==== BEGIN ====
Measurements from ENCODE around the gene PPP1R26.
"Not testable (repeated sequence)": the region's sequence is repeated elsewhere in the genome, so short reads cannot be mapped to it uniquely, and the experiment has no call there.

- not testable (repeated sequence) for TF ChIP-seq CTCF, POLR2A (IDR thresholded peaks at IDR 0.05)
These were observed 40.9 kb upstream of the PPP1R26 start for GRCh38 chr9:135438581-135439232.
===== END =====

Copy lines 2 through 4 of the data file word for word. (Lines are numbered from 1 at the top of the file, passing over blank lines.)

"Not testable (repeated sequence)": the region's sequence is repeated elsewhere in the genome, so short reads cannot be mapped to it uniquely, and the experiment has no call there.

- not testable (repeated sequence) for TF ChIP-seq CTCF, POLR2A (IDR thresholded peaks at IDR 0.05)
These were observed 40.9 kb upstream of the PPP1R26 start for GRCh38 chr9:135438581-135439232.